This study had a number of limitations. As noted above, the reported rates of utilization may be low because the survey was conducted during the dry season. While not capturing optimal usage, this timing still allows for an assessment of effectiveness of the campaign in reaching its distribution targets, progress toward goals in ITN ownership, and equity of ITN ownership. As with most other surveys examining ITN use, there was no verification as to whether the person in question actually slept under the ITN the night before the survey. Though in a few cases, the existence of the net in question was not verified, people may be more likely to under-report nets in hope of being given another, underestimating ownership. While the vast majority of vouchers were reported exchanged for an LLIN, and most LLINs were reported to remain in the homes of the recipients, this was self-reported, and may have been prone to recall or reporting bias. Data on campaign participation was missing for 6.2% of all children, however the proportion of these children who slept under nets acquired from the campaign was similar to children for whom data was available, thus it is unlikely that the missing data biased the results.

Senegal is now embarking on a nationwide rolling campaign targeting universal coverage, distributing one LLIN per sleeping space. The results of this campaign evaluation have been fundamental in the planning of the universal coverage campaign. At the same time, the NMCP is strengthening behaviour change communication programs to ensure people use the nets they have available. These efforts hopefully will close the remaining gaps in ITN possession and use in Senegal and enable the country to achieve truly universal coverage.


Senegal's first nationwide LLIN distribution placed it on the small list of African countries that have succeeded in reaching the RBM target of 80% of households owning at least one ITN. However, a strategy targeting children < 5 years has not resulted in similar proportions of households achieving universal coverage targets, even in regions having such campaigns two years in a row. The number of nets per household did not cover all sleeping spaces in the majority of households, and in urban areas, where fewer households have children < 5 years, a lower proportion of households own an ITN. Additional strategies, such as the ongoing campaign to distribute LLINs based on the number of sleeping spaces, will be necessary to reach households not yet reached by campaigns targeting children < 5 years. As the scale-up of LLINs continues, the proposed indicators for universal coverage will need to be refined and ultimately compared to measures of disease impact to ensure that they can guide program managers and the international community in the correct choice of strategies.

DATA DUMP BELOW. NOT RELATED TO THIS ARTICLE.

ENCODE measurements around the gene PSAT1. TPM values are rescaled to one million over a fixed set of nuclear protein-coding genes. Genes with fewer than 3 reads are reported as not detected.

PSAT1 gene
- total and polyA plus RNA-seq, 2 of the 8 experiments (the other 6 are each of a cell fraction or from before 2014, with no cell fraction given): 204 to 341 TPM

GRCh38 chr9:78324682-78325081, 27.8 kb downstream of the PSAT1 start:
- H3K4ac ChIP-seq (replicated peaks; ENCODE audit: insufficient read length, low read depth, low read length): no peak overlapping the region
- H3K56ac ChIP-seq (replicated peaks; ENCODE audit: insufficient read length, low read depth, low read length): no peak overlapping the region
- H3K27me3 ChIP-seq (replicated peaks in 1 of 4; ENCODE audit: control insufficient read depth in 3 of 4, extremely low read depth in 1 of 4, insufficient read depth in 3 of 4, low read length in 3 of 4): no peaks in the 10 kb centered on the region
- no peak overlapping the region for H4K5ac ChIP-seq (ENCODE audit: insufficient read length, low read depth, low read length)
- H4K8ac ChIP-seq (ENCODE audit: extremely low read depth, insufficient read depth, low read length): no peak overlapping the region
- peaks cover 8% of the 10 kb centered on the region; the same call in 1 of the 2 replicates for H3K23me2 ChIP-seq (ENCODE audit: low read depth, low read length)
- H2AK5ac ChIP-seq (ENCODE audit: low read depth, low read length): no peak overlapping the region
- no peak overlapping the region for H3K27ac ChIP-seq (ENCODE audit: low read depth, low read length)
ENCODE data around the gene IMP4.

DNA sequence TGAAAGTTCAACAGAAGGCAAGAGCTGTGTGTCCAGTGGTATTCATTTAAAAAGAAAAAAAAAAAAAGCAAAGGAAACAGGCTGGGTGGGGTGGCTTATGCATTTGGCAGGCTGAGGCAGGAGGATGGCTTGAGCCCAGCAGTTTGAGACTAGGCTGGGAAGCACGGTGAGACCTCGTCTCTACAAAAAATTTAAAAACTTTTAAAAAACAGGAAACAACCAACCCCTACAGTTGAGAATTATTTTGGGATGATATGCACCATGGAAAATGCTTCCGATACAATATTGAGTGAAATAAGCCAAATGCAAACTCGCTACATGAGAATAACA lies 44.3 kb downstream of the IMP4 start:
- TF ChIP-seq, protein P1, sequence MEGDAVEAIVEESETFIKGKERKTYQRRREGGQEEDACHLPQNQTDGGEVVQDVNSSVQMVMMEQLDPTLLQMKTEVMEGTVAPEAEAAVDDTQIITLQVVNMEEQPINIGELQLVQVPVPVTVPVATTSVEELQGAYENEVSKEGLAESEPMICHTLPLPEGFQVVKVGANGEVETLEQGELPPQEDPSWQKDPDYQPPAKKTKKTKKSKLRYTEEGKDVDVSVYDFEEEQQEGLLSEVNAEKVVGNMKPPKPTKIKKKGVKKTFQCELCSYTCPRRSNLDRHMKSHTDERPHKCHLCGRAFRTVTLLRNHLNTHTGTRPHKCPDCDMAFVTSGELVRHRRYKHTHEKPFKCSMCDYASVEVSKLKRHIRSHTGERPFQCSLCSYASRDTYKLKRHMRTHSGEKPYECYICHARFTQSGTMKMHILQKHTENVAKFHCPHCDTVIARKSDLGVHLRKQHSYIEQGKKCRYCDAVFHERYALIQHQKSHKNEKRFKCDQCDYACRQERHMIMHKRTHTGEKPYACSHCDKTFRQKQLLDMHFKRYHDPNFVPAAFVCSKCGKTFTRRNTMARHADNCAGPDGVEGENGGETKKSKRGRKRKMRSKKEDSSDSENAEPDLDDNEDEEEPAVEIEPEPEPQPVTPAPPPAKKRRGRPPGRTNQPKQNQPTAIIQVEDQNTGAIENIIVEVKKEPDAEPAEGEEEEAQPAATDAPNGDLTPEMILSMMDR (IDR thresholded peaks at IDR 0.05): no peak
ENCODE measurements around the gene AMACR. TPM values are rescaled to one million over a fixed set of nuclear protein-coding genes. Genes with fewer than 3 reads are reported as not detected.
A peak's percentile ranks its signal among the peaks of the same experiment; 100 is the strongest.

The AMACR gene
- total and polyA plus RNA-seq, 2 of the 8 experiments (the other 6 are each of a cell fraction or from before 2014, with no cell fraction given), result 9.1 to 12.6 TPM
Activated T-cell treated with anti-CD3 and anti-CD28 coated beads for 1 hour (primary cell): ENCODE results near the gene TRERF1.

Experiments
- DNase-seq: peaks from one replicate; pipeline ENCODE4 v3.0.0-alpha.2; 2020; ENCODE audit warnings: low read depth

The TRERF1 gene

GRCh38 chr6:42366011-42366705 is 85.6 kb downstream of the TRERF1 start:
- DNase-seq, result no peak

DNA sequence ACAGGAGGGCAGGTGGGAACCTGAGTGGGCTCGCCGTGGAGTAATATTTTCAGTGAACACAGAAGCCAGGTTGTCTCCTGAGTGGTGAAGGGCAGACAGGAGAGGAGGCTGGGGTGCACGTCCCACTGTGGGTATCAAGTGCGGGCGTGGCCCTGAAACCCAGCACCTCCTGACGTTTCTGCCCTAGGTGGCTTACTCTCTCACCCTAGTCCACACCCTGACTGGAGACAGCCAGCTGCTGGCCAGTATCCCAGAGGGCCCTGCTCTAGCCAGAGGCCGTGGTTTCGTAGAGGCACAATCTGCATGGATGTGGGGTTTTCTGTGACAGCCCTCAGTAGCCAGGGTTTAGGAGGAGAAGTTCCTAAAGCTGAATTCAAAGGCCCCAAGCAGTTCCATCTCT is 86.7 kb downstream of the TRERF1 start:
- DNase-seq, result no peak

We gratefully acknowledge funding from the President's Malaria Initiative (PMI) and support from the Senegal PMI country team (Akua Kwateng-Addo, Debbie Gueye, Matar Camara, El Hadj Amadou Baye Mbow), the support of the Senegal National Malaria Control Programme (Moussa Ndour, Médoune Diop, Ouleye Beye), the working group for Monitoring and Evaluation of the campaign (El-Hadji Babacar Gueye, Bacary Sambou, Serigne Diagne, Youssoufa Lo, Ousmane Faye, Oumar Gaye), technical assistance from IntraHealth, the very capable efforts of the team at Centre de Recherche pour le Développement Humain (CRDH, Center for Research and Human Development - Madame Ndiaye Mame Boucar Diouf, Saliou Sarr, Abdel Kader Diarra, Dieydy Diallo, Baka Tambouri Ndiaye, Mamadou Alpha Missielé Diallo, Ghislain Mbep, Souleymane Diouf), and technical assistance with PDA management from Centers for Disease Control and Prevention (Adam Wolkon, Jodi Vanden Eng, Allen Hightower). We are grateful for the tireless work of our enumerators over demanding terrain, for the regional and local public health officials who welcomed the team, and for the participation of many families who welcomed us into their homes and graciously granted interviews.


This research was made possible through support provided by the President's Malaria Initiative via the Office of Health, Infectious Diseases, and Nutrition, Bureau for Global Health, U.S. Agency for International Development, under the terms of an Interagency Agreement with CDC. The opinions expressed herein are those of the author(s) and do not necessarily reflect the views of the Centers for Disease Control and Prevention or the U.S. Agency for International Development.

Authors’ Affiliations

Malaria Branch, Center for Global Health, Centers for Disease Control and Prevention
National Malaria Control Programme
Centre de Recherche pour le Développement Humain